Scenes from the aftermath in Oakland:
stories of victims, survivors and healers.

Tuesday, December 10, 2013

Unwounded in Afghanistan, shot in East Oakland

Sometimes home becomes the place you dread, a thing you must escape from. Sometimes you think you've escaped, but you haven't.

Jean Eason was not a perfect kid and he did not have a perfect childhood in Oakland. He'll be the first to tell you both. The 23-year-old Oaklander is pretty frank about mistakes he's made, about the  people he has alienated. And he can sometimes sound angry about the way he was tossed around as a kid from home to home, even living for a couple of months out of his mother's boyfriend's truck. On the bright side, he tells me one dark evening in late November as we walk at a brisk pace around Lake Merritt, "It was the one time in my life I got to see Lake Tahoe. The actual lake."

Intelligent and articulate, Jean knew for sure school was nevertheless not for him. He had barely graduated from Skyline High. That was in 2008, at the height, or rather the depths, of the Great Recession. Employment opportunities were few and far between.
Jean at 19

So he enlisted in the Army, was shipped off to Fort Benning, Georgia, for boot camp, and eventually found himself an infantryman in Afghanistan. He saw little action, did not get wounded, left the Army, came home to Oakland, and got shot.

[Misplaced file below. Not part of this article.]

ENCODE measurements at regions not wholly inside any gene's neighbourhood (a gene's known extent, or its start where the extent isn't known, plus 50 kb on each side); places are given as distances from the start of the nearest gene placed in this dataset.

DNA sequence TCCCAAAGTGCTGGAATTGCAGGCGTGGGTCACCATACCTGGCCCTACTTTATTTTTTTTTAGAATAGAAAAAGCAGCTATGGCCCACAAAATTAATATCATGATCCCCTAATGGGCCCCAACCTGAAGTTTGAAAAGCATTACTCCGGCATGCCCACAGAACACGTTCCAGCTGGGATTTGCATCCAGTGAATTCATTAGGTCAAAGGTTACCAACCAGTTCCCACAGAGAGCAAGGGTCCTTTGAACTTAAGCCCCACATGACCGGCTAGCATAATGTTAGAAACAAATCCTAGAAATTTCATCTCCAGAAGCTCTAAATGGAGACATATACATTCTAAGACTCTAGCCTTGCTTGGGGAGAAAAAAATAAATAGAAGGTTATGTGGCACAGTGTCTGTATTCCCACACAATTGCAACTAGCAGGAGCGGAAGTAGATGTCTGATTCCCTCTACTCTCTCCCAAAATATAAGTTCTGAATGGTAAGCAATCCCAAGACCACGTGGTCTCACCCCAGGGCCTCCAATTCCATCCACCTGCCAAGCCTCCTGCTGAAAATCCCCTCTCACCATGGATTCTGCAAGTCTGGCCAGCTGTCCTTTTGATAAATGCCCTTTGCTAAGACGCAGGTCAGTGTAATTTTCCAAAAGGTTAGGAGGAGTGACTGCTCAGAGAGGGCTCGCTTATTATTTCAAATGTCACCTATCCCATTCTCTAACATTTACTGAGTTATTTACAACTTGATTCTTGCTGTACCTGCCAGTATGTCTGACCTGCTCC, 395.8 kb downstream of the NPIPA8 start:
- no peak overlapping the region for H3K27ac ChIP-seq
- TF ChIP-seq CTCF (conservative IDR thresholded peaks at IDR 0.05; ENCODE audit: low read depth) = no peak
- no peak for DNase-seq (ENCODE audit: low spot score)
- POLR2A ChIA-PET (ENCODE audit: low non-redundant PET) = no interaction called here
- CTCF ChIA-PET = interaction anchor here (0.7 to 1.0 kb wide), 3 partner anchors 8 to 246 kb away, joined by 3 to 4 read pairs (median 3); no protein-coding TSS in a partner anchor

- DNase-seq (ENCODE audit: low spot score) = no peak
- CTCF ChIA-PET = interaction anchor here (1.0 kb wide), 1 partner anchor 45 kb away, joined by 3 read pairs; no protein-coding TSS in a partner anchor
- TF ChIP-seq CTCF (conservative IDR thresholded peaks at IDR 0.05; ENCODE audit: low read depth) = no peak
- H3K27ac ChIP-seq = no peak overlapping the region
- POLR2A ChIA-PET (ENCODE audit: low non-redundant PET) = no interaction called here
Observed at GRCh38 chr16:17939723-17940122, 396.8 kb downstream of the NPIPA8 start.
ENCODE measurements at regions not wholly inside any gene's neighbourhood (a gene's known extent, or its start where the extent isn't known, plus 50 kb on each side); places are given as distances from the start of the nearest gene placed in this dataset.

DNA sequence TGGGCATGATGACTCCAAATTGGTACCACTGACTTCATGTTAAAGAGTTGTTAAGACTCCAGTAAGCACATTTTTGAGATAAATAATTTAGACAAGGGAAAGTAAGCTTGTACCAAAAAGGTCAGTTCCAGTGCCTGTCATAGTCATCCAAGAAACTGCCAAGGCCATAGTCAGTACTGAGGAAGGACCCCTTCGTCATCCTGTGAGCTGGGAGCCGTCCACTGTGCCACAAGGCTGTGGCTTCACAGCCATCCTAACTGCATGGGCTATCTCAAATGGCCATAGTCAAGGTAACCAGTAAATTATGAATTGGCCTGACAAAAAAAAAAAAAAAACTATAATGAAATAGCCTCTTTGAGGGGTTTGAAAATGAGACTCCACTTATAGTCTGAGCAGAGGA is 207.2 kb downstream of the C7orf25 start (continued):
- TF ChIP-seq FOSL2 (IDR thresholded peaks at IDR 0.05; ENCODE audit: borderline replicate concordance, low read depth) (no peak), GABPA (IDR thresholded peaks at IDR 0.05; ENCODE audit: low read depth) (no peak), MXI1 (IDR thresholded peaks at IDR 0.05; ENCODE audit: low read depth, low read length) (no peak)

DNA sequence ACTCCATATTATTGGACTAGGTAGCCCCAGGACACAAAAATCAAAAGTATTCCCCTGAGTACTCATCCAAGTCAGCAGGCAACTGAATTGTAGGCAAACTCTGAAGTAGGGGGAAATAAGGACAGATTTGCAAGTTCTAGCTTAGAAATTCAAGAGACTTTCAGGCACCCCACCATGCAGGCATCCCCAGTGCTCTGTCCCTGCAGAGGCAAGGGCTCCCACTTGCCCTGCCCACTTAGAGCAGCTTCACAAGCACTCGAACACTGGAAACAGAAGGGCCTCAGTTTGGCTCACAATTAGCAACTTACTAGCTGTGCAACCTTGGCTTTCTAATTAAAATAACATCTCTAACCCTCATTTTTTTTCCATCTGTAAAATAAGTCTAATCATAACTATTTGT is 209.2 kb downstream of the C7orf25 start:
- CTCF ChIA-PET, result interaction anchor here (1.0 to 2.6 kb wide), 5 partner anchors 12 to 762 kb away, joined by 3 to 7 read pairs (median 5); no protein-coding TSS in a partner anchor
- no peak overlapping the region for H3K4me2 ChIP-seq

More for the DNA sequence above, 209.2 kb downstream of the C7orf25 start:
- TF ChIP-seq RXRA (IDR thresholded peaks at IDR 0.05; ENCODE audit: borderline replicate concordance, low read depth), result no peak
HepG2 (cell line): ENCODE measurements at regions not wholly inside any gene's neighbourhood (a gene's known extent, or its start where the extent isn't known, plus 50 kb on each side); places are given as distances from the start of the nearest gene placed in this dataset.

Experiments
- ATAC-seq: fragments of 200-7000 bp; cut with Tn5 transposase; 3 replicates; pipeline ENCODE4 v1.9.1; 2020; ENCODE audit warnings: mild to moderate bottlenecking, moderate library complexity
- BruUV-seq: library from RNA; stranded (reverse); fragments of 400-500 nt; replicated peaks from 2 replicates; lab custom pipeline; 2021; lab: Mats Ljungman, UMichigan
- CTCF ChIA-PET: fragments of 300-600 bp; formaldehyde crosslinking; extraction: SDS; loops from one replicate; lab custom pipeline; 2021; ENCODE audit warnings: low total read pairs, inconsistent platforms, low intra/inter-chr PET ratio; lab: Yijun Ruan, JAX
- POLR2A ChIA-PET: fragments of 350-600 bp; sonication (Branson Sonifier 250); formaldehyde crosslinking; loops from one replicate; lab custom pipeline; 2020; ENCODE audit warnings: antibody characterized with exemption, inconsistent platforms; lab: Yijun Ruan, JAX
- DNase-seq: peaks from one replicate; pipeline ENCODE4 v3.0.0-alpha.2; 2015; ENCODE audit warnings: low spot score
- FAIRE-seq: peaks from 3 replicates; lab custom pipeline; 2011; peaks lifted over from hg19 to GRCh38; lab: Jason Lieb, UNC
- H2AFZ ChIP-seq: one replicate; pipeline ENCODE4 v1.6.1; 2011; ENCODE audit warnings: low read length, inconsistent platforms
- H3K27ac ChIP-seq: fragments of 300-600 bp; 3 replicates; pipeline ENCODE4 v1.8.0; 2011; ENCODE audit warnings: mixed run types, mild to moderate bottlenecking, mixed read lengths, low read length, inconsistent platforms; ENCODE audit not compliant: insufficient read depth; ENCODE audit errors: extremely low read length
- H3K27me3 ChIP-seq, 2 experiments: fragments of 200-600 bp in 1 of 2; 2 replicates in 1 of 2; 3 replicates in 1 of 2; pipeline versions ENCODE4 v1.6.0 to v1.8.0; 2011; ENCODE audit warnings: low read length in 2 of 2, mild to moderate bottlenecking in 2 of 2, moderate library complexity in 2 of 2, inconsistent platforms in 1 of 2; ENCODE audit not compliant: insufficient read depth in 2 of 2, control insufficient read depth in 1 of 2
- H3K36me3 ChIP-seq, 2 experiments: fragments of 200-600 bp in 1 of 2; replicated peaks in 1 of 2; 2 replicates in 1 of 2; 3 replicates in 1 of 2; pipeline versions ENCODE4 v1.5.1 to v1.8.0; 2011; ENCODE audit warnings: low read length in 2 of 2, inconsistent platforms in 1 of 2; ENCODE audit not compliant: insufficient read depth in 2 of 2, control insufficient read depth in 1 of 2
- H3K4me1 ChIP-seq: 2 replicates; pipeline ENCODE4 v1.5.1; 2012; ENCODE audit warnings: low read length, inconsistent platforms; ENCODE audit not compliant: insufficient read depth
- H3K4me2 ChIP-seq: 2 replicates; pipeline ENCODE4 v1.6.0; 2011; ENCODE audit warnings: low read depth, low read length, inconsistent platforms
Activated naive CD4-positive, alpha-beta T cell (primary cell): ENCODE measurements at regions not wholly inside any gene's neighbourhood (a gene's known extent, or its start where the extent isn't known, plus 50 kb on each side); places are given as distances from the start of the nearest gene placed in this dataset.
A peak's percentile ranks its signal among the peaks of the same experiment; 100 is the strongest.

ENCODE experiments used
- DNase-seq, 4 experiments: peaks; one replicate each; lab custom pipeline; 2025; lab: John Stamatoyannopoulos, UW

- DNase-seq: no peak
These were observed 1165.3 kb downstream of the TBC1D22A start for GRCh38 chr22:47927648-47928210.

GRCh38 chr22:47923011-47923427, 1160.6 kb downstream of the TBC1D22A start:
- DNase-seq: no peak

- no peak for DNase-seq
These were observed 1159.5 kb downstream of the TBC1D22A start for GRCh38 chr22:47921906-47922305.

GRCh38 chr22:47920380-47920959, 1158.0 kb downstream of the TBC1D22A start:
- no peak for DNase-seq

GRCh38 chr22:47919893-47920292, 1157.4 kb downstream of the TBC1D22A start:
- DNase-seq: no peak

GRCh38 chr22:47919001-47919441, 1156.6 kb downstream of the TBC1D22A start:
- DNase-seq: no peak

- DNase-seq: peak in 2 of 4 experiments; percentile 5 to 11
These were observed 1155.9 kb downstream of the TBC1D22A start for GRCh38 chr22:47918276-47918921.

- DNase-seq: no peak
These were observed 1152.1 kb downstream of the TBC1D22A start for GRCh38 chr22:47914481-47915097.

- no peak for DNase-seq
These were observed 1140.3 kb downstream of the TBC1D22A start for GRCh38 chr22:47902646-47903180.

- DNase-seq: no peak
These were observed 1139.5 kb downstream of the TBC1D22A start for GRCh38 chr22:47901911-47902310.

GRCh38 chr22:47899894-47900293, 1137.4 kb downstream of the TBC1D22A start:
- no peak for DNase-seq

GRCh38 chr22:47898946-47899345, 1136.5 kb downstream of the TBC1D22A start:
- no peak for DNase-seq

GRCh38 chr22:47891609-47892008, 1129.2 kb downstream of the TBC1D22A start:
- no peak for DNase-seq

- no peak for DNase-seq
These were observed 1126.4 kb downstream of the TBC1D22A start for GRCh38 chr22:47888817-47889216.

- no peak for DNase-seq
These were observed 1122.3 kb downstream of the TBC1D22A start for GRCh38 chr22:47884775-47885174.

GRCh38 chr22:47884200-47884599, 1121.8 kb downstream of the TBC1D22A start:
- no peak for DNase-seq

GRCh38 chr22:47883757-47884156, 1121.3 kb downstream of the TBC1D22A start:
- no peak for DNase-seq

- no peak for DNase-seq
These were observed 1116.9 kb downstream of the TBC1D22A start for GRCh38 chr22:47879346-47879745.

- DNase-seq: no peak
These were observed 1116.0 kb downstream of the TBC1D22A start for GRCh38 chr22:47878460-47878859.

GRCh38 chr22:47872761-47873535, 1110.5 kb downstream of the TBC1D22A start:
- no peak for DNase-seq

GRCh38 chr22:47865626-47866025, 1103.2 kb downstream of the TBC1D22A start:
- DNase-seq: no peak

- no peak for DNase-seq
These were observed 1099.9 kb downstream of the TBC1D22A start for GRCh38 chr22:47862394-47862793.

It was New Year’s Eve, mid-morning, a Saturday in East Oakland. Jean recalls it vividly. He was sitting in a parked car with, not a friend, an acquaintance, a guy he says he had known for a while but not well. Just a dude he'd hang out with sometimes. They'd play Madden. Drink beer. Today it was beer.

"I finished mine," says Jean.

The other guy is still drinking his when he sees something in their rear view mirror and starts to yell, "Hey get outta here, get outta here!'"

"And I looked in the mirror," says Jean, "and I saw, I'll never forget this, I saw the guy had a gun pointing in the back of the car. And he had a smile on his face. That made me hot, so I jumped out of the car. I jumped through the car window like a dumb ass, instead of just opening the car door and falling out."

His foot got caught in the seat belt, the bullet penetrated his right leg, shattered his tibia. The other guy in the car, who somehow survived, got shot seven times.